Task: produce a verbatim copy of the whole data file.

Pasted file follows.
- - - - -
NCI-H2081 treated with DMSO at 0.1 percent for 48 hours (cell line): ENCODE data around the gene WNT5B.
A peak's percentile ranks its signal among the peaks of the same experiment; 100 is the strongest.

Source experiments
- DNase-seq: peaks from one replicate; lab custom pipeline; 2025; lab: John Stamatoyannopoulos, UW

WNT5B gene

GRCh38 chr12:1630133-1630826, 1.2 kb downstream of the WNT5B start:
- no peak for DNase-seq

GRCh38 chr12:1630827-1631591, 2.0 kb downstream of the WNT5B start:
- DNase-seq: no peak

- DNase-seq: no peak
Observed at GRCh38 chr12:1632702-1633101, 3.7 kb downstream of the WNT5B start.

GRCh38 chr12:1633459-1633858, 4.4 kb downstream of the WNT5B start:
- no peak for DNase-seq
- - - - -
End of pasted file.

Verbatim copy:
NCI-H2081 treated with DMSO at 0.1 percent for 48 hours (cell line): ENCODE data around the gene WNT5B.
A peak's percentile ranks its signal among the peaks of the same experiment; 100 is the strongest.

Source experiments
- DNase-seq: peaks from one replicate; lab custom pipeline; 2025; lab: John Stamatoyannopoulos, UW

WNT5B gene

GRCh38 chr12:1630133-1630826, 1.2 kb downstream of the WNT5B start:
- no peak for DNase-seq

GRCh38 chr12:1630827-1631591, 2.0 kb downstream of the WNT5B start:
- DNase-seq: no peak

- DNase-seq: no peak
Observed at GRCh38 chr12:1632702-1633101, 3.7 kb downstream of the WNT5B start.

GRCh38 chr12:1633459-1633858, 4.4 kb downstream of the WNT5B start:
- no peak for DNase-seq